“My son is 21 and attends a local college. He likes computers but has trouble passing the classes required for computer technology. He gets F’s. He seems depressed and lost. Any ideas will help because we are out of plans.“
Find Your Dream Job: Test Your Interests, Skills, and Personality by Pete Wright
Your description of your son reminds me of my story. My teachers advised my parents “Pete isn’t college material. You need to lower your expectations for him.” I wasn’t allowed in the “college track” but was placed in the “vocational track”.
When I was in the eighth grade, I had lots of problems. Most of these problems were caused by ADHD issues, not my learning disabilities. I saw a counseling psychologist during that time.
The psychologist administered a battery of psychological tests. Two tests were related to my interests and my aptitudes . . .
Many years later, I majored in psych in undergraduate school. I took tests as part of a class. Two tests measured interests and aptitudes, the same tests I took in eighth grade.
Several years later, I was in grad school in psych (had 30 grad hours, didn’t finish, went to law school instead). As part of a class, we had to take tests. I took the same two tests for the third time.
Fifteen-Year Comparison of Three Test Batteries
My parents kept the test results from eighth grade and the results of the tests I took in college. This allowed me to compare the results of tests that were administered three times over approximately 15 years.
I was astounded. The findings didn’t change over the fifteen-year period — they were right on the money.
I was a little unnerved to realize how test data about my interests and aptitude and their predictions for future success were so accurate.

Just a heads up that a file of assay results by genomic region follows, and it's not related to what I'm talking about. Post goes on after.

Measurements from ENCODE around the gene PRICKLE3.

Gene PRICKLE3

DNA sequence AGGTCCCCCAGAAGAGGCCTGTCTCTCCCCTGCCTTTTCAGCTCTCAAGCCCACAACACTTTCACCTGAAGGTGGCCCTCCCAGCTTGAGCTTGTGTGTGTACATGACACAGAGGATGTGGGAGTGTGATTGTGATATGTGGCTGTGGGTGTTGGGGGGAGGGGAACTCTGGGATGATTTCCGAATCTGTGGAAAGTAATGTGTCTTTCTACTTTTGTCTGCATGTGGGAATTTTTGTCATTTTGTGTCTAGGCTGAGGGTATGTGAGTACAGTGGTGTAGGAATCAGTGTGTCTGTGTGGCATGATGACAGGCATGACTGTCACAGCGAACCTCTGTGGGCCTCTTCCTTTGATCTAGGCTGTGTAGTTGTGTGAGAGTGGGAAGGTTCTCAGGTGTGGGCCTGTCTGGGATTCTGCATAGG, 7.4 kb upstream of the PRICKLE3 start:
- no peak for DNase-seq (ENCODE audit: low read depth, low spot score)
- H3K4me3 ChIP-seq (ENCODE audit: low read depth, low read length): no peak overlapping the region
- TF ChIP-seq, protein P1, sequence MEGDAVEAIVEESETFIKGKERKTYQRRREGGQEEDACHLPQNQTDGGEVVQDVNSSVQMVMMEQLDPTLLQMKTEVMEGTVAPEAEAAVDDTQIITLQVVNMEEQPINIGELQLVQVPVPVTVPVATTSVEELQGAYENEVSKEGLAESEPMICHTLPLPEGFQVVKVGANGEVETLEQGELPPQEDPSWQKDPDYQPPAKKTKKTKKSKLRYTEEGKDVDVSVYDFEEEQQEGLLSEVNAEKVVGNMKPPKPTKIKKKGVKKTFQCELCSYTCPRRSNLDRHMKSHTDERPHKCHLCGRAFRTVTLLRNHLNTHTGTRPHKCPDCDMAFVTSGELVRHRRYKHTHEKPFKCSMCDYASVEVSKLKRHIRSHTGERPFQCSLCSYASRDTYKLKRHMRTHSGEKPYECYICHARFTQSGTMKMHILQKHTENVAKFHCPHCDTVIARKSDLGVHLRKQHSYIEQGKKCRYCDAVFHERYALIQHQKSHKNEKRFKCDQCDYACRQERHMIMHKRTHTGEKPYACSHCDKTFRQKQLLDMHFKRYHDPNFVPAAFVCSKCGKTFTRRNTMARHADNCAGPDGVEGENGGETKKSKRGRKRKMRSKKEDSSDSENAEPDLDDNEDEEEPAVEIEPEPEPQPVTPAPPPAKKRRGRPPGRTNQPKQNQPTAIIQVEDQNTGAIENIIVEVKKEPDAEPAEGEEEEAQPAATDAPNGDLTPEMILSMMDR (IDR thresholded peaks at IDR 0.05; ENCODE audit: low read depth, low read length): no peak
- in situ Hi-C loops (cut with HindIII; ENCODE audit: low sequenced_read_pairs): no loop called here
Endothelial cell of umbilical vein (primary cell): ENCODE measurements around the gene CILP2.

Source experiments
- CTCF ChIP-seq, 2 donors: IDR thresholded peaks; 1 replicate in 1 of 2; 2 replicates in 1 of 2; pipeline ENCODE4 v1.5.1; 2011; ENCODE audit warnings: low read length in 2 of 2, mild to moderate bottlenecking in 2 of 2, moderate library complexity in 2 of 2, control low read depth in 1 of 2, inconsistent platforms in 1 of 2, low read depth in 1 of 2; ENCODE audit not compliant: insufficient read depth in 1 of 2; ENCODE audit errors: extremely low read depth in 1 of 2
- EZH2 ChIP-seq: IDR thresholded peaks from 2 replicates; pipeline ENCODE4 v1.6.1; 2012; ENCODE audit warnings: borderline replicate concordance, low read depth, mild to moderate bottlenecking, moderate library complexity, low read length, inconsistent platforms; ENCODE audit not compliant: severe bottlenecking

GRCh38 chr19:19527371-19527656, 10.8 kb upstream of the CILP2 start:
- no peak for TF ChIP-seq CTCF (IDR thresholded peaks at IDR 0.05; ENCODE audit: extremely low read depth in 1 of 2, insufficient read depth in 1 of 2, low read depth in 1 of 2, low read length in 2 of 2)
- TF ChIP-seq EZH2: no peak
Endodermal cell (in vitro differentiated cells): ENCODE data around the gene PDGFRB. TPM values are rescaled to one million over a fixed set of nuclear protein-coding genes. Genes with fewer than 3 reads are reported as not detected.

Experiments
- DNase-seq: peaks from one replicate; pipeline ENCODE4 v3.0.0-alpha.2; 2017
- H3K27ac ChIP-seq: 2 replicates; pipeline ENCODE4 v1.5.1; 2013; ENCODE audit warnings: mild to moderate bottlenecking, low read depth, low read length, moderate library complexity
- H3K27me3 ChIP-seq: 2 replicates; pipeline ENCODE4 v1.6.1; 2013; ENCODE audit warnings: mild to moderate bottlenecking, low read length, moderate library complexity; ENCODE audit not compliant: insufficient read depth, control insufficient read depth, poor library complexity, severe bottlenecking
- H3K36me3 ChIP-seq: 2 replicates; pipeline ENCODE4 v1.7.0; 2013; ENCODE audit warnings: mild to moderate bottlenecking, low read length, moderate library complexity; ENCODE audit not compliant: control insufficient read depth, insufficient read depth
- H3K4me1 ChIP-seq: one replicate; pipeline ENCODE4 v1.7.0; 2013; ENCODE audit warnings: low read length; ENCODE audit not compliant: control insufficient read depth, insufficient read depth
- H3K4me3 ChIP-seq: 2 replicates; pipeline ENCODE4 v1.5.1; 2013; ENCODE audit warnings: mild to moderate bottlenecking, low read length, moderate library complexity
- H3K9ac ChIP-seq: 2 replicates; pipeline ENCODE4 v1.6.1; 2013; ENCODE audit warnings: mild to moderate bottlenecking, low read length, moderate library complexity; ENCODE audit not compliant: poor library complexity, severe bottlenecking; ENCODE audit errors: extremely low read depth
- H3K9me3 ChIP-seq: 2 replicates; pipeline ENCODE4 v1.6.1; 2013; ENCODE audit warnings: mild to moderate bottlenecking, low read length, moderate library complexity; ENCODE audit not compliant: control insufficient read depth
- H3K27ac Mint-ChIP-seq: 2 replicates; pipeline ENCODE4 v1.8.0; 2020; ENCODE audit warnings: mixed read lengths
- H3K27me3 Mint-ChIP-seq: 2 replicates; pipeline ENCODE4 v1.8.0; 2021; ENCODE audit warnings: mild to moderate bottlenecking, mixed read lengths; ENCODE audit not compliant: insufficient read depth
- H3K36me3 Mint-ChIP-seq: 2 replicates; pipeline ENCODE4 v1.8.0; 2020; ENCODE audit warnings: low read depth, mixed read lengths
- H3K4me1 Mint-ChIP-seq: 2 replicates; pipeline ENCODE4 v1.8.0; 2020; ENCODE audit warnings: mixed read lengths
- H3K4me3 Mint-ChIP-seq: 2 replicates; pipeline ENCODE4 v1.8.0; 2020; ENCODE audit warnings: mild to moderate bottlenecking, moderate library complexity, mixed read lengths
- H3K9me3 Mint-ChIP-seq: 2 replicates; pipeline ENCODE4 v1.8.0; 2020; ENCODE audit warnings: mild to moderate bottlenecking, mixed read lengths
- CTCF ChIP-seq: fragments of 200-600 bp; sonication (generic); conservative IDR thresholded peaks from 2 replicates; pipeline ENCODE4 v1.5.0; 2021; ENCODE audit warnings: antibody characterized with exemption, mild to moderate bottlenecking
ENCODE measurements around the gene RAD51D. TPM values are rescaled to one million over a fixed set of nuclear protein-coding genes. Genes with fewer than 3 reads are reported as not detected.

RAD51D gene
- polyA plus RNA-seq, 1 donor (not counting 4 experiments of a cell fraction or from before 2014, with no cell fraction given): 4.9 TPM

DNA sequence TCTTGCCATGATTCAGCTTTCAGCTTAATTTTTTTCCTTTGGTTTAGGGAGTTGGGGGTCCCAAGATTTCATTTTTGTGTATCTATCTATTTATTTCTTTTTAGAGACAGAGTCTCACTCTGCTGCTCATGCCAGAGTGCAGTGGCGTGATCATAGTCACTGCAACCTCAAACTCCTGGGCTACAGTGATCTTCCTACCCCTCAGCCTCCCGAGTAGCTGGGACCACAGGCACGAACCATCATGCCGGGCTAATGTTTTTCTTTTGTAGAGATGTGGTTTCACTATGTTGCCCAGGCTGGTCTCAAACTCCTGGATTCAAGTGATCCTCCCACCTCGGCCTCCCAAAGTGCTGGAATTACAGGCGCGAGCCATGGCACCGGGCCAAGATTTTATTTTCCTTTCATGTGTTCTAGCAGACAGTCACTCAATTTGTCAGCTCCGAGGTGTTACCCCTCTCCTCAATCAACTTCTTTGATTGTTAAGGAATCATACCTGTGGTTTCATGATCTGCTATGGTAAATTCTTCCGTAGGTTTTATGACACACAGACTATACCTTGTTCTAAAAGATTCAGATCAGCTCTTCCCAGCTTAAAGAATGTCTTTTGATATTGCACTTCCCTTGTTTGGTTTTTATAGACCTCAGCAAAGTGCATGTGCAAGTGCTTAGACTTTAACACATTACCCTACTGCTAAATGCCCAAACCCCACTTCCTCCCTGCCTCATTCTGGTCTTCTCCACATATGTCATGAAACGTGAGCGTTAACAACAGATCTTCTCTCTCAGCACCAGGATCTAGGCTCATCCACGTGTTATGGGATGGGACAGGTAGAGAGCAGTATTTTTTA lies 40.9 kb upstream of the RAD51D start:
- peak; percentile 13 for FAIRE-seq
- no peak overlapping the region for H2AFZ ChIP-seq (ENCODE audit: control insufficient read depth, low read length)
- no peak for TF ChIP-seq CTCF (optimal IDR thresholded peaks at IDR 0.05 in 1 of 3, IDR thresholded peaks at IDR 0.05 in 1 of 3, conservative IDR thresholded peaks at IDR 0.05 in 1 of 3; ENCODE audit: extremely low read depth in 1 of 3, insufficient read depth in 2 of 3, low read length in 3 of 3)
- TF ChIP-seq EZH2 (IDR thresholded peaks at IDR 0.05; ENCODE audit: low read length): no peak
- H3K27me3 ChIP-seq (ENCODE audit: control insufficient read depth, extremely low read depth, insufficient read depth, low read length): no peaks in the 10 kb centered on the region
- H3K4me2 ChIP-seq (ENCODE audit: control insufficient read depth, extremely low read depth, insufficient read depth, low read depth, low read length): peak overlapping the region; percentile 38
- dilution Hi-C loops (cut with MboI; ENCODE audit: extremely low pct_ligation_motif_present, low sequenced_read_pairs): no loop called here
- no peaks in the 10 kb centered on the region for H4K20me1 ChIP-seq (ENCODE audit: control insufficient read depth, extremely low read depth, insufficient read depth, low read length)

Assessing Interests and Aptitudes
Until I took these tests for the third time, I was convinced that the first two tests were wrong. But results of those tests taken in middle school and college actually predicted the careers I would choose and excel at as an adult.
As an adolescent and young adult, I wanted to work as a forest ranger. I thought that would give me lots of time to fish and camp. The occupations recommended by the vocational interest and aptitude tests were journalism, counseling, ministry, and attorney.
During and after college, I worked part-time for a local newspaper. I worked as a juvenile probation officer for 10 years before law school.
After law school, I worked as a criminal defense attorney. Many of my clients were wayward youth who were drifting aimlessly with no direction. I referred these kids to a counseling/vocational psychologist for an assessment of their strengths, weaknesses, aptitudes, and interests.
Most of my young clients believed they knew their strengths, weaknesses, and interests. Like me, they were wrong.
The first step to choosing the right career is to understand yourself. These tests help you dig into your interests and skills and see how they relate to different jobs. You also need to understand your personality. The tests show you how your personality type will fit some careers better than others.
When my kids looked at their test data, they were able to take a deeper look into their interests, skills, and personalities. When I had the results of their tests, I was in a better position to help them start moving in the right direction.
By the time we had the final dispositional hearing ( i.e., whether the youngster would be incarcerated or placed on probation), we had a plan in place and our plan was working. Their self-concept changed as they began to accomplish things of value.
These vocational tests were the only ones available in the old days. Newer editions of these and other tests are likely to be better.
Get the Data First
Bottom line: Like many things in life, before you try to create a plan, get your data first.
When I was in college, I came within a hair of flunking out. I was on probation for more semesters than I was off. I felt depressed off and on.
Life turned around during my junior year of college. I fell in love with psychology and started working with delinquent kids at a juvenile training school.
My life had meaning.
Before that, my parents lost many, many nights of sleep.
Re-edited from a post originally published 08/02/2010
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